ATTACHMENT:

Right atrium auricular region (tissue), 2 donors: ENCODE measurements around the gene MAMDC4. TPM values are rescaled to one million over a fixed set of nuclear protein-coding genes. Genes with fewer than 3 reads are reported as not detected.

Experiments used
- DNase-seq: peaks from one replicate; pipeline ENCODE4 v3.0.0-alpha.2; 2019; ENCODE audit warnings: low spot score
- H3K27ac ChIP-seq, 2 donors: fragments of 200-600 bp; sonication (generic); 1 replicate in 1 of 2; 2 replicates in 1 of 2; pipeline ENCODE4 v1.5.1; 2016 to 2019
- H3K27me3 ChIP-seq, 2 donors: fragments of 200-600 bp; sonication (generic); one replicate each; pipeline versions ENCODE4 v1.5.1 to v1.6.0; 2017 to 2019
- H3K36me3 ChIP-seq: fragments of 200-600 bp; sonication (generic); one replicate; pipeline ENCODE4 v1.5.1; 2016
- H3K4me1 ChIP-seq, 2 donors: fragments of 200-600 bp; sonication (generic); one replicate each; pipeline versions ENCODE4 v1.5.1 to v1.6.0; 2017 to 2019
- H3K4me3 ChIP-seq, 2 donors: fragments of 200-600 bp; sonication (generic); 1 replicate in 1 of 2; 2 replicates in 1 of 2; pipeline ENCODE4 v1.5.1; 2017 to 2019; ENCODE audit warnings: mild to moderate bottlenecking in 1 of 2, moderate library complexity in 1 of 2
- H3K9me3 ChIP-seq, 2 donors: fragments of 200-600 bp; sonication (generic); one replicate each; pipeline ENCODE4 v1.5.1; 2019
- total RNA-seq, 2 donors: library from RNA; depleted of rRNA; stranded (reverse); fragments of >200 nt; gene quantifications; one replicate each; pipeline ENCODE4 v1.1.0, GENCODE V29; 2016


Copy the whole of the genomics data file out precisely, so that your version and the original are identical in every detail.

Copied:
Right atrium auricular region (tissue), 2 donors: ENCODE measurements around the gene MAMDC4. TPM values are rescaled to one million over a fixed set of nuclear protein-coding genes. Genes with fewer than 3 reads are reported as not detected.

Experiments used
- DNase-seq: peaks from one replicate; pipeline ENCODE4 v3.0.0-alpha.2; 2019; ENCODE audit warnings: low spot score
- H3K27ac ChIP-seq, 2 donors: fragments of 200-600 bp; sonication (generic); 1 replicate in 1 of 2; 2 replicates in 1 of 2; pipeline ENCODE4 v1.5.1; 2016 to 2019
- H3K27me3 ChIP-seq, 2 donors: fragments of 200-600 bp; sonication (generic); one replicate each; pipeline versions ENCODE4 v1.5.1 to v1.6.0; 2017 to 2019
- H3K36me3 ChIP-seq: fragments of 200-600 bp; sonication (generic); one replicate; pipeline ENCODE4 v1.5.1; 2016
- H3K4me1 ChIP-seq, 2 donors: fragments of 200-600 bp; sonication (generic); one replicate each; pipeline versions ENCODE4 v1.5.1 to v1.6.0; 2017 to 2019
- H3K4me3 ChIP-seq, 2 donors: fragments of 200-600 bp; sonication (generic); 1 replicate in 1 of 2; 2 replicates in 1 of 2; pipeline ENCODE4 v1.5.1; 2017 to 2019; ENCODE audit warnings: mild to moderate bottlenecking in 1 of 2, moderate library complexity in 1 of 2
- H3K9me3 ChIP-seq, 2 donors: fragments of 200-600 bp; sonication (generic); one replicate each; pipeline ENCODE4 v1.5.1; 2019
- total RNA-seq, 2 donors: library from RNA; depleted of rRNA; stranded (reverse); fragments of >200 nt; gene quantifications; one replicate each; pipeline ENCODE4 v1.1.0, GENCODE V29; 2016